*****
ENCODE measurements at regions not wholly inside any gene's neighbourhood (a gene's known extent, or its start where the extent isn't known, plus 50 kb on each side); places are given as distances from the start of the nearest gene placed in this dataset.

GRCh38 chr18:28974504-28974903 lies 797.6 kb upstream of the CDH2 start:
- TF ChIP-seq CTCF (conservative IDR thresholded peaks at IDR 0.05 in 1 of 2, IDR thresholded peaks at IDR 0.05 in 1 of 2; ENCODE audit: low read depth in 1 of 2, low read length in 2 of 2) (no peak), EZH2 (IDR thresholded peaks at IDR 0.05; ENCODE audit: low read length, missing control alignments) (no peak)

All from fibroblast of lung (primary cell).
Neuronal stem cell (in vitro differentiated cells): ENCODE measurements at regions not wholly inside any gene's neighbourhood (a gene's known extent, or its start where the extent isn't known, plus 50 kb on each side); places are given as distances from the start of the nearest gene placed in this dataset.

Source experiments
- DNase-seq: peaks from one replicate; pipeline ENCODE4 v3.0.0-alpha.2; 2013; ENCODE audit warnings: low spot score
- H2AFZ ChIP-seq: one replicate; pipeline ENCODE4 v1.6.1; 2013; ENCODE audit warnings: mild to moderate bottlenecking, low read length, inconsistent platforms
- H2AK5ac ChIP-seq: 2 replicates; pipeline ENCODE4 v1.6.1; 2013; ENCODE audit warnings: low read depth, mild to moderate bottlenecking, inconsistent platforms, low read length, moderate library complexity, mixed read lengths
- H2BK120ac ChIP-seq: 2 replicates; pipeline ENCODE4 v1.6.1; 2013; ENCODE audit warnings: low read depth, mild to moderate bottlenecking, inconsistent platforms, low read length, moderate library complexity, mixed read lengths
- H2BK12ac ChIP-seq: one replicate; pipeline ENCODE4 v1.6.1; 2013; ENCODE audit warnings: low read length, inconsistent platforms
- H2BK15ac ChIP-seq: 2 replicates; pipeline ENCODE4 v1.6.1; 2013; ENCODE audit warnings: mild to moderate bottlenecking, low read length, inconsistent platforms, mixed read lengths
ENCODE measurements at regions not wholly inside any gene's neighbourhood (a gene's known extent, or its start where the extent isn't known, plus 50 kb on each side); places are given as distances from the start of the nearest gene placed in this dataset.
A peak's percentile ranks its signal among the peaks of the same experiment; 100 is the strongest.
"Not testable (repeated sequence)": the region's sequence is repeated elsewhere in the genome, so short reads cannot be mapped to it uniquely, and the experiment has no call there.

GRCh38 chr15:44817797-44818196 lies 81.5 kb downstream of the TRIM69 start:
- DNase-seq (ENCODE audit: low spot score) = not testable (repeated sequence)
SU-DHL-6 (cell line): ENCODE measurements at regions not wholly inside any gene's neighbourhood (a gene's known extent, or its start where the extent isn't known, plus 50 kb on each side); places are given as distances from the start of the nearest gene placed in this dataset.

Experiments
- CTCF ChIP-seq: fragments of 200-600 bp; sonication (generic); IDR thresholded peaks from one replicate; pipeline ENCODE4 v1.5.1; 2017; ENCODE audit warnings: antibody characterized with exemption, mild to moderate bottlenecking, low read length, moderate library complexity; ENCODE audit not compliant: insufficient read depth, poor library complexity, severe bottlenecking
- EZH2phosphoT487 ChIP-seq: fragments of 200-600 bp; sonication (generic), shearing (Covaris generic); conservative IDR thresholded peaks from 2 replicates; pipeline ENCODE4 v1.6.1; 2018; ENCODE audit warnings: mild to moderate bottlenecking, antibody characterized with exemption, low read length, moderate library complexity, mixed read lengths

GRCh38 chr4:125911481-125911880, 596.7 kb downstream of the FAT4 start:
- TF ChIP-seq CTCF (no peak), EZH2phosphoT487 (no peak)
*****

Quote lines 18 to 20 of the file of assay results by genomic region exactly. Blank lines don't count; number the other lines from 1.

SU-DHL-6 (cell line): ENCODE measurements at regions not wholly inside any gene's neighbourhood (a gene's known extent, or its start where the extent isn't known, plus 50 kb on each side); places are given as distances from the start of the nearest gene placed in this dataset.

Experiments
- CTCF ChIP-seq: fragments of 200-600 bp; sonication (generic); IDR thresholded peaks from one replicate; pipeline ENCODE4 v1.5.1; 2017; ENCODE audit warnings: antibody characterized with exemption, mild to moderate bottlenecking, low read length, moderate library complexity; ENCODE audit not compliant: insufficient read depth, poor library complexity, severe bottlenecking